Breast milk is the main source of nutrition for infants, hence the reason why it is often referred to as “liquid gold.”
Breastfeeding is the easiest way to feed the baby because you don’t need anything extra, just your breasts and the baby and that’s all! Fun, right?
The truth is, while many moms would love to breastfeed, sometimes they are not in a position to.
Breast pumping is a great alternative to breastfeeding although it is not identical. The baby still gets to get the nutritious breast milk from mama.
I know you might be wondering why you might need to pump and we got you. Here are some of the reasons for pumping breast milk instead of breastfeeding your infant.
Disclaimer: Some links on this page are affiliate links and as an Amazon Associate, I earn from qualifying purchases
1. Separation in the NICU
If your baby is born prematurely or develops some complications at birth, they might end up in the Neonatal Intensive Care Unit (NICU).
When this is the case, the mom will need to start pumping to stimulate breastmilk production and provide milk for the baby.
2. The baby hasn’t latched for more than 24 hours after birth
It is crucial to establish a good latch in the first few hours after the baby is born. A great tip that I learned with my second born is to put the baby on your breast immediately after they are born.
My nurses were really great and helped me to latch the baby on my breast and left her there for the first 2 hours after she was born. She actually got it so fast, I was surprised.
It was a great bonding experience and it also helped set me up for success on the breastfeeding journey.
That said, sometimes the baby just doesn’t latch well as easily. As was actually the case with my son.
In this case, if the baby hasn’t latched for over 24 hours, you should start pumping in order to stimulate your breasts as you work on latching.
3. Nipple Soreness/ Abraded Nipples
The initial days of breastfeeding can be rough and nipple soreness is very common. Sometimes due to the friction involved, your nipples may end up being abraded and if not taken care of they can even start bleeding or get infected.
A preventative measure to nipple soreness is applying a nipple cream before and/or after every breastfeeding session. This Organic nipple butter from Earth Mama Organics is excellent.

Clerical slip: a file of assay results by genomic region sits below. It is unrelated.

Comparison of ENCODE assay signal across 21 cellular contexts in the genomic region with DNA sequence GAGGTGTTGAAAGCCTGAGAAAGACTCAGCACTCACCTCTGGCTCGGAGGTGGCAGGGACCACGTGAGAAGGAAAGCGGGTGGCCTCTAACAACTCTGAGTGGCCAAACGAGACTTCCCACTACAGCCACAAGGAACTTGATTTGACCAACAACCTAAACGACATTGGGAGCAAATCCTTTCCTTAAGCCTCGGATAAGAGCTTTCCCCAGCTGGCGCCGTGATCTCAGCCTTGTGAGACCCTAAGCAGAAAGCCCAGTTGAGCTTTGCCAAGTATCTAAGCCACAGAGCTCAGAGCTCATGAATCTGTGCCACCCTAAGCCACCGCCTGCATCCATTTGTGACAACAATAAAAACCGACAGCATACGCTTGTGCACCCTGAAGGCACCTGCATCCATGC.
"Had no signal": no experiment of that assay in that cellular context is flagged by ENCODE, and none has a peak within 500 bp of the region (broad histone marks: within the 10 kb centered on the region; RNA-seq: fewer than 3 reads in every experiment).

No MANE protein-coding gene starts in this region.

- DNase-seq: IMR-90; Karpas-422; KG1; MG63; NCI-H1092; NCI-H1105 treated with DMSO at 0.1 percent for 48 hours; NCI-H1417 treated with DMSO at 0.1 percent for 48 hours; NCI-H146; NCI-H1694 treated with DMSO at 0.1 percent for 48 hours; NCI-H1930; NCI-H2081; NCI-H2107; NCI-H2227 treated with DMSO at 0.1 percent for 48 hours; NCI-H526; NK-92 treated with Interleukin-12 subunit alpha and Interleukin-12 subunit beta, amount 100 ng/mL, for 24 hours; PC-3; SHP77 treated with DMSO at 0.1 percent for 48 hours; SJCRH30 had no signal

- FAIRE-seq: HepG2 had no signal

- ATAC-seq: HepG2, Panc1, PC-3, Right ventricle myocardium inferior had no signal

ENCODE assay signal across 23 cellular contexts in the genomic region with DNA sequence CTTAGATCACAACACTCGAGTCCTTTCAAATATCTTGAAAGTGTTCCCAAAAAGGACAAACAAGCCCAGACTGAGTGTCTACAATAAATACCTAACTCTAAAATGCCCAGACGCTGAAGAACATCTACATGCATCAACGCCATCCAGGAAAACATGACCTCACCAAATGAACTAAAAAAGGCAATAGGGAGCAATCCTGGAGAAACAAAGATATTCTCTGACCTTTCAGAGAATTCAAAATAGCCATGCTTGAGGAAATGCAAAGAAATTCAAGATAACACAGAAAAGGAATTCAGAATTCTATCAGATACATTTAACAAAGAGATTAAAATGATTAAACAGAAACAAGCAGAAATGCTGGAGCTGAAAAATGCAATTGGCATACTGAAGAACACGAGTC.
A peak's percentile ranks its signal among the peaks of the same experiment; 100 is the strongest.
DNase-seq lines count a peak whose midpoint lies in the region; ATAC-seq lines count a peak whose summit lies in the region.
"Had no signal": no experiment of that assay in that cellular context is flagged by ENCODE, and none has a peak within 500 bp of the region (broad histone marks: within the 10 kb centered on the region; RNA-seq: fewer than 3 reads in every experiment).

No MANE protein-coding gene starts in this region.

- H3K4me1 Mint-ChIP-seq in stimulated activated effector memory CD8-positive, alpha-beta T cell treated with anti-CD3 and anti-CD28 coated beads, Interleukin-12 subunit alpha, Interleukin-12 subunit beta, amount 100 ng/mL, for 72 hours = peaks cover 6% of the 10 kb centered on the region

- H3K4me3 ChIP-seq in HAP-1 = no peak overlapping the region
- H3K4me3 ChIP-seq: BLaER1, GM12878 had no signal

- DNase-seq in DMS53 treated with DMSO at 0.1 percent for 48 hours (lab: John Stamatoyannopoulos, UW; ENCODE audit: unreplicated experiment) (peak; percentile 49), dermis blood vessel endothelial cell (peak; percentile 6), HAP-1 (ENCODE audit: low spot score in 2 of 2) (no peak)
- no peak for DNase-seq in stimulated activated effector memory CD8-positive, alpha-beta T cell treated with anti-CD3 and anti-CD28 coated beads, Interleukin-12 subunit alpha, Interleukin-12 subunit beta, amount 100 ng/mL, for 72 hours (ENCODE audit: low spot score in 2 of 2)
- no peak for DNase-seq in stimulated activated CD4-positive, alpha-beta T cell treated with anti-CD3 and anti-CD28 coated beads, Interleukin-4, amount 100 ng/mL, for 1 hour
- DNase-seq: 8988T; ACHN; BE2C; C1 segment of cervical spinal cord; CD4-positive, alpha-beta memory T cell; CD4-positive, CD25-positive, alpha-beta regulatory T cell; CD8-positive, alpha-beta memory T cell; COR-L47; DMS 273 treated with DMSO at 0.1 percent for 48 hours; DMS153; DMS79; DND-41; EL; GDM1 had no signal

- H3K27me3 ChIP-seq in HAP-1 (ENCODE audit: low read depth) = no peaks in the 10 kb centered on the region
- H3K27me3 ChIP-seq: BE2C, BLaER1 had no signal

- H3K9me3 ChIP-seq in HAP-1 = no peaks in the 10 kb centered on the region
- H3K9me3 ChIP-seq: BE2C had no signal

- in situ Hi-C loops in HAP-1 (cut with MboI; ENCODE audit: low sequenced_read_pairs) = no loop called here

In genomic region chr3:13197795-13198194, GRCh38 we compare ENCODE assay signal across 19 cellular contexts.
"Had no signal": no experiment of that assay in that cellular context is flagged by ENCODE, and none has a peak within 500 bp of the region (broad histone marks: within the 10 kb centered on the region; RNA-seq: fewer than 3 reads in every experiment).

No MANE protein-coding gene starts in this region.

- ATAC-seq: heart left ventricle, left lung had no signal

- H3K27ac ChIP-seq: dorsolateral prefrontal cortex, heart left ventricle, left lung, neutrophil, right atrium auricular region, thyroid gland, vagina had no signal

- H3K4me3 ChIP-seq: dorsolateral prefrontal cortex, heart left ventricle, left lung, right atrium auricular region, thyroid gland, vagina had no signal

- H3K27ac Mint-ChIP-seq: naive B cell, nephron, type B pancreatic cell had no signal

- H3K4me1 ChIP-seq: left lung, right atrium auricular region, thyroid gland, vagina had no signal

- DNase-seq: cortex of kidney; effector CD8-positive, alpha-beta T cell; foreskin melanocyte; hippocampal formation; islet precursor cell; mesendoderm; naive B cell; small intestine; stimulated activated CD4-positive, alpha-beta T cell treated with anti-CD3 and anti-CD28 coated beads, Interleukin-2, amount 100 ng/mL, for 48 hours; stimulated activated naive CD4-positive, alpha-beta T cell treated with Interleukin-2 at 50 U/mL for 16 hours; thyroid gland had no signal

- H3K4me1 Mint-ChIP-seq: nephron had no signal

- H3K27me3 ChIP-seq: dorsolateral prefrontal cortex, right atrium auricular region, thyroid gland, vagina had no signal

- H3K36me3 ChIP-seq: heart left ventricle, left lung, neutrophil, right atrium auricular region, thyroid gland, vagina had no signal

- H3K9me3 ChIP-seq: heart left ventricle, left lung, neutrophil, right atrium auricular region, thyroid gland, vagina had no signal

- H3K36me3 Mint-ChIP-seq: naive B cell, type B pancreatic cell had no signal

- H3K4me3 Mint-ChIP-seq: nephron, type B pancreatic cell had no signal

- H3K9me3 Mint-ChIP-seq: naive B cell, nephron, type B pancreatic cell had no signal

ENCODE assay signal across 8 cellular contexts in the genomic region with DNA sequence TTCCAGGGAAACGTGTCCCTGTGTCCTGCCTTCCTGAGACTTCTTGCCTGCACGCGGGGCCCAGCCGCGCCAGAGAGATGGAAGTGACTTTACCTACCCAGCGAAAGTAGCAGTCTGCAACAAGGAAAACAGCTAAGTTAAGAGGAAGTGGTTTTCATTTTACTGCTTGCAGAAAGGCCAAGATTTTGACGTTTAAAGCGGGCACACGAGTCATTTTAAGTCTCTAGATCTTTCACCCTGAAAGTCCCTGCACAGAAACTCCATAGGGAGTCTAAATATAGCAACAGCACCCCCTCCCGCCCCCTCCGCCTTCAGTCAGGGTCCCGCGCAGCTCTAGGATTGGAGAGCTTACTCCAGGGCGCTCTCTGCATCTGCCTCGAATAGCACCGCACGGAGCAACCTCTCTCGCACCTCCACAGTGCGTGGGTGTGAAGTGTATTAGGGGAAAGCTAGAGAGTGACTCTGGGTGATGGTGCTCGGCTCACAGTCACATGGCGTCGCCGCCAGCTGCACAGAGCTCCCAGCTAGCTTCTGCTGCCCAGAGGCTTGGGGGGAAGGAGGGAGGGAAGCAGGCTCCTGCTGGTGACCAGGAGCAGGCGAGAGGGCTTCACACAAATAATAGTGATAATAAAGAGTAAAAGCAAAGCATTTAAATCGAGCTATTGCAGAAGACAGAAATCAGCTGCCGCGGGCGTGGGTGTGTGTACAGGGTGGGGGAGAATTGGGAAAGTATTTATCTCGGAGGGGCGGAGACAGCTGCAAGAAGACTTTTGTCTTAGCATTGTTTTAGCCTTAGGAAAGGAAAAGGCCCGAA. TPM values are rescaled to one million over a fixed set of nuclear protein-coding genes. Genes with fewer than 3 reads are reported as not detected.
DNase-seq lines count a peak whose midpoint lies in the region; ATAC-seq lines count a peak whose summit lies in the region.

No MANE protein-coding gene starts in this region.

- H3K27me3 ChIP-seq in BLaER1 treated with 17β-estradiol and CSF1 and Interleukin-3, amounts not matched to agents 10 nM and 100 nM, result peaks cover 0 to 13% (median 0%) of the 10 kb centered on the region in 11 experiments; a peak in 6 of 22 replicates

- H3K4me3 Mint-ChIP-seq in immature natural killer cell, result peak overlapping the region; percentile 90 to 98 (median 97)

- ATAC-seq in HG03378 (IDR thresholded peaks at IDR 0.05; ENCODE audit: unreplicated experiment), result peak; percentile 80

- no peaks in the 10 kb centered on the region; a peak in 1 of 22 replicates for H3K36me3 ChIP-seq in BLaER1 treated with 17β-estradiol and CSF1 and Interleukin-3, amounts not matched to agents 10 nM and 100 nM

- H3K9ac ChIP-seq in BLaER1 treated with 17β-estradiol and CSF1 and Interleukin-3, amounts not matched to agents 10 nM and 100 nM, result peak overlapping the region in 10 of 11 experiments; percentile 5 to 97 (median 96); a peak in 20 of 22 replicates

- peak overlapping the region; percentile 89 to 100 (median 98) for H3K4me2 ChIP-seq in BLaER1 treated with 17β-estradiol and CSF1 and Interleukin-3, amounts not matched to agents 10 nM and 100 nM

However, if you already have nipple soreness, it is a good idea to pump that breast and give it time to heal before having the baby feed on that side.
When I ended up with abraded nipples, I only breastfed my infant on the side that wasn’t hurting and pumped my injured breast.
I would then have my hubby bottlefeed her for 2 or 3 feedings in the day to give my breasts a break.
Once they were healed, I happily went back to breastfeeding on both breasts. That pumping break was necessary to allow my breast to heal.
If your breasts are engorged, pumping is a good idea to help prevent more serious issues like mastitis from developing.
You have to note though, that when pumping to relieve engorgement, it is important not to pump to empty the breast. Pump just enough for your breast to stop being hard and painful. Using the Haakaa on the engorged breast is actually a really great idea.
If you keep emptying the breast, your engorgement might get worse.
Need support and guidance in feeding your baby?
Taking an online baby feeding course can help to set you up for success in feeding your baby. There are many challenges that come with feeding a newborn. Whether you are breastfeeding or pumping for the reasons we have seen above, having a lactation counselor’s support is priceless.
Stacey Stewart of Milkology offers a breastfeeding class, an exclusive pumping class, and a back-to-work pumping class all of which are super affordable and very informative. She is a Certified Lactation Educator and the founder of Milkology.
Check out these classes and get the support you need.
Remember to pin this: